Associate Education Minister Jan Tinetti admits white privilege is 'theme' of teaching resources, but not in curriculum

Associate Education Minister Jan Tinetti is pushing back on accusations 'white privilege' is taught in schools, insisting that while it's a "theme" of teaching resources, it isn't part of the curriculum. 

It comes after Prime Minister Jacinda Ardern last month shrugged off concerns raised by National and ACT about 'white privilege' being taught in schools and Government agencies.  

"It's not part of our Government agenda. You can see that our focus from the Budget is our response to COVID, our recovery from COVID and dealing with New Zealand's long-term challenges," Ardern said.

The Opposition has disputed this, because a blueprint for the Ministry of Education initiative Te Hurihanganui, mentions the need to build "critical consciousness", which it says means "recognising white privilege". 

Staff at the Ministry of Education and the Education Review Office have attended workshops called Beyond Diversity - Courageous Conversations About Race, which includes a chapter specifically on 'white privilege'.      

ACT leader David Seymour accused Ardern at the time of being in "la la land" after she told The AM Show the words 'white privilege' are not included in the education curriculum. 

Ardern acknowledged it may have been used "in a particular classroom", referring to a Whangārei primary school pupil who reportedly had to talk to their fellow students about what they had done to recognise their white privilege. 

But she said it is not a focus of the Government. 

"It's not something that we're teaching, and so my push back would be to say that because it's not core to what we are doing right now as a Government, it's not something that I've dwelt on."

National's education spokesperson Paul Goldsmith asked Tinetti in Parliament on Wednesday how Ardern could say teaching white privilege is not part of the Government's agenda when it's mentioned in Te Hurihanganui. 

"White privilege is not part of the New Zealand curriculum," Tinetti said. 

"I would like to inform the member, though, that the education system in the past hasn't worked for everyone in this country. It is inequitable. One of the biggest reasons for this is systemic racism.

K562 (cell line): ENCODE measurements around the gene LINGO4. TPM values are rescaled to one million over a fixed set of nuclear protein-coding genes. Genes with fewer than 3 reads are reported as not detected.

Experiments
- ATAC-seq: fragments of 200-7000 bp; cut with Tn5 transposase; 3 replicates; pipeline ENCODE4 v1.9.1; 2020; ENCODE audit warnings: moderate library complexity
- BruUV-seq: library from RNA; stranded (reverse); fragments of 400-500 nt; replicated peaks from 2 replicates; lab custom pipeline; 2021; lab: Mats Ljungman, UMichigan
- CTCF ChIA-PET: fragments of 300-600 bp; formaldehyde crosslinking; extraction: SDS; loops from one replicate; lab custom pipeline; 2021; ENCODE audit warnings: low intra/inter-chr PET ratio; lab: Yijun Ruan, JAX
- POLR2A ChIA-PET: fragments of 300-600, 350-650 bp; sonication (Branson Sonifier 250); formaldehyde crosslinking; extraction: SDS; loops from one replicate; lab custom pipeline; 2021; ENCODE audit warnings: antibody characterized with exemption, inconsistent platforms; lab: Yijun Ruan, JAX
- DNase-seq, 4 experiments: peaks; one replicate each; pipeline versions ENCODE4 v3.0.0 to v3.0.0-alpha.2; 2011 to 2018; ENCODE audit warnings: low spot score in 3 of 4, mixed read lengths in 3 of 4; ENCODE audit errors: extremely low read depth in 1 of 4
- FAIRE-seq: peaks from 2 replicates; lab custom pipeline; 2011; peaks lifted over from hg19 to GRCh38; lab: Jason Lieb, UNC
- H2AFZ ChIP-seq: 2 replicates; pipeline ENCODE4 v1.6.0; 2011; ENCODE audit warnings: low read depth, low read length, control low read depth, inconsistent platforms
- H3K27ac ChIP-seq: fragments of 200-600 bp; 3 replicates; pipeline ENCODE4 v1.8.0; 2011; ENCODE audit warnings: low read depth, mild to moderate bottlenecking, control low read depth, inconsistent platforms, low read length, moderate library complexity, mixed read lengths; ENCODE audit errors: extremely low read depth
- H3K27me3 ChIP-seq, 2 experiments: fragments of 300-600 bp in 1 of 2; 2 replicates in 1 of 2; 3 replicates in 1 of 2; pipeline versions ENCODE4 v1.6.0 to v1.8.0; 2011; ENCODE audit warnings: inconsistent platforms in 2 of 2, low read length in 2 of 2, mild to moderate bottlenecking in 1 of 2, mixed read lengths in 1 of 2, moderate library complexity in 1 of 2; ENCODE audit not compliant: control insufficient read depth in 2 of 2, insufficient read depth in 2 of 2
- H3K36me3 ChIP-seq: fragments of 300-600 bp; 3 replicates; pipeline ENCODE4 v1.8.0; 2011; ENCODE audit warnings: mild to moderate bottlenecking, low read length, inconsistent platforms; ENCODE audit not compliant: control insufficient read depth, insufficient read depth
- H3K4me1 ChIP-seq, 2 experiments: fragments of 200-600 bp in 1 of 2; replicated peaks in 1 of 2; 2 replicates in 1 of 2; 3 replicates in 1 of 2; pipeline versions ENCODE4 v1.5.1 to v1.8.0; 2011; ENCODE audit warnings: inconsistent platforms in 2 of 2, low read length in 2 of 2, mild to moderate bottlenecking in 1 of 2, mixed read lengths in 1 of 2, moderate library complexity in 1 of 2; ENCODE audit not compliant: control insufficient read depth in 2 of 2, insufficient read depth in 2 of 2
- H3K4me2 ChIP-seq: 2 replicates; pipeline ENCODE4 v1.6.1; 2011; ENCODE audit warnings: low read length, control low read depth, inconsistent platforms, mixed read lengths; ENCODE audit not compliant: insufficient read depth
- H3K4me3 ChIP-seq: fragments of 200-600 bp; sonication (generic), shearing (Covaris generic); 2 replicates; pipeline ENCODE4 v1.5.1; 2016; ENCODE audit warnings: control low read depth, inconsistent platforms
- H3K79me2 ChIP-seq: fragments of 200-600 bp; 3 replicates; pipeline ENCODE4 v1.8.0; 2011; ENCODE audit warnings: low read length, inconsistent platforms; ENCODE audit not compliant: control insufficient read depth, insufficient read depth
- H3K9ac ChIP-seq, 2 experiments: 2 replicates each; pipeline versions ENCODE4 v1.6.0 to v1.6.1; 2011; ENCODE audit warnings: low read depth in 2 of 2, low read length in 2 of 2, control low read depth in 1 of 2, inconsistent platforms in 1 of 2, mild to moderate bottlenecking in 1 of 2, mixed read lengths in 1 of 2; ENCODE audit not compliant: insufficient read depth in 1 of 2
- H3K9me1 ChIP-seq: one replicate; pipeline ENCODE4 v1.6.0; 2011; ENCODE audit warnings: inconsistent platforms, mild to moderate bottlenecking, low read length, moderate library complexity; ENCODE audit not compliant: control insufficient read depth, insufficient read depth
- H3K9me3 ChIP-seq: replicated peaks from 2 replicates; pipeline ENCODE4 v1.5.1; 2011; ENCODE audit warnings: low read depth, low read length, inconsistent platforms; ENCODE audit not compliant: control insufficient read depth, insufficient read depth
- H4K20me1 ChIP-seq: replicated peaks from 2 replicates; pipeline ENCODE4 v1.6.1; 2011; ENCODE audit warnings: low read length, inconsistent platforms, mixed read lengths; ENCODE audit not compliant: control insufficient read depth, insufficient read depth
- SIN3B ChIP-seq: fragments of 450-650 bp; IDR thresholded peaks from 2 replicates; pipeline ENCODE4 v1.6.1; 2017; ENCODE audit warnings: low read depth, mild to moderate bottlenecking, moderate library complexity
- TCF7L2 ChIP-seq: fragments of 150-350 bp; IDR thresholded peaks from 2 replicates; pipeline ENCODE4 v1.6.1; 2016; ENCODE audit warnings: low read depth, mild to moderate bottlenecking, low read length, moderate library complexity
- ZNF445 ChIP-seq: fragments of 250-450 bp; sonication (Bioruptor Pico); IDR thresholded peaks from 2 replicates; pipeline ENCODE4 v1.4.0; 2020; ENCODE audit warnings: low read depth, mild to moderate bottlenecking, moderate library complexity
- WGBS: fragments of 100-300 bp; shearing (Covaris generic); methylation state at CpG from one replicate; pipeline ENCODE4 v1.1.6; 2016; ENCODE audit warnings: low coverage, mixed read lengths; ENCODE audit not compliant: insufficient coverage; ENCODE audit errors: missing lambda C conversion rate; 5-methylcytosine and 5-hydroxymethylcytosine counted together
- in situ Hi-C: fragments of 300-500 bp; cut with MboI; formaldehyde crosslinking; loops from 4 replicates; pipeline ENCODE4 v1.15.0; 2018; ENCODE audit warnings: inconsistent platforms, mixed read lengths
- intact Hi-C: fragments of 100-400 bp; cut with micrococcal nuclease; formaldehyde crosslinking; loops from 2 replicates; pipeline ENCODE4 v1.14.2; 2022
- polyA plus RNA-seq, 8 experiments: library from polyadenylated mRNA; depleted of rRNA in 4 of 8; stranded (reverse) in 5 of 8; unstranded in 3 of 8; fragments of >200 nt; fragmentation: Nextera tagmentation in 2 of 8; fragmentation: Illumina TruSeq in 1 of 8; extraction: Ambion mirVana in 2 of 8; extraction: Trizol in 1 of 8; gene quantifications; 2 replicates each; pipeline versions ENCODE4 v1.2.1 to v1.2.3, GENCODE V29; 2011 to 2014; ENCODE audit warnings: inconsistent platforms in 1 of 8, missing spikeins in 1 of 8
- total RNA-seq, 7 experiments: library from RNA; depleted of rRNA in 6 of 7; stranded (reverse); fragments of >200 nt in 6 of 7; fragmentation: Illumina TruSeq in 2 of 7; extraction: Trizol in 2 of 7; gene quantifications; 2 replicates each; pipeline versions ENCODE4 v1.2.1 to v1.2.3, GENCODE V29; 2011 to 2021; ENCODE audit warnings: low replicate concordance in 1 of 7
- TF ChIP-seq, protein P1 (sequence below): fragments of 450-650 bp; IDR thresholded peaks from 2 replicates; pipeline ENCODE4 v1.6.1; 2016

"Te Hurihanganui is one resource that works with communities to address this. 

"Te Hurihanganui is a professional resource for teachers. Let me help the member understand the difference between teaching children curriculum and building and supporting teacher competence and capacity. 

"Te Hurihanganui is about critical thinking, understanding who teachers are, the impact of their behaviour on students, and understanding others' world views."

She went on to say that while white privilege is not part of the curriculum, "injustice, inequality and privilege are themes that are explored in some teaching resources to build cultural competency amongst our teaching workforce". 

She added: "Not talking about these concepts does Pākehā a disservice and Māori children will continue to grow up thinking their position at the bottom of the heap is their fault rather than the systems that keep them there."

Seymour says it raises implications for teachers. 

"What are teachers supposed to say to a 'white' child who may have no money or food at home, be abused, face a learning challenge, or any other challenge? How is it that their colour makes them privileged regardless of their individual circumstances?"

He said Kiwi kids deserve a "positive and inclusive" education.

"The Government needs to front up and tell New Zealanders why it is instead allowing such radical and divisive ideas to be taught to our kids."

National leader Judith Collins has called for those behind Te Hurihanganui to be sacked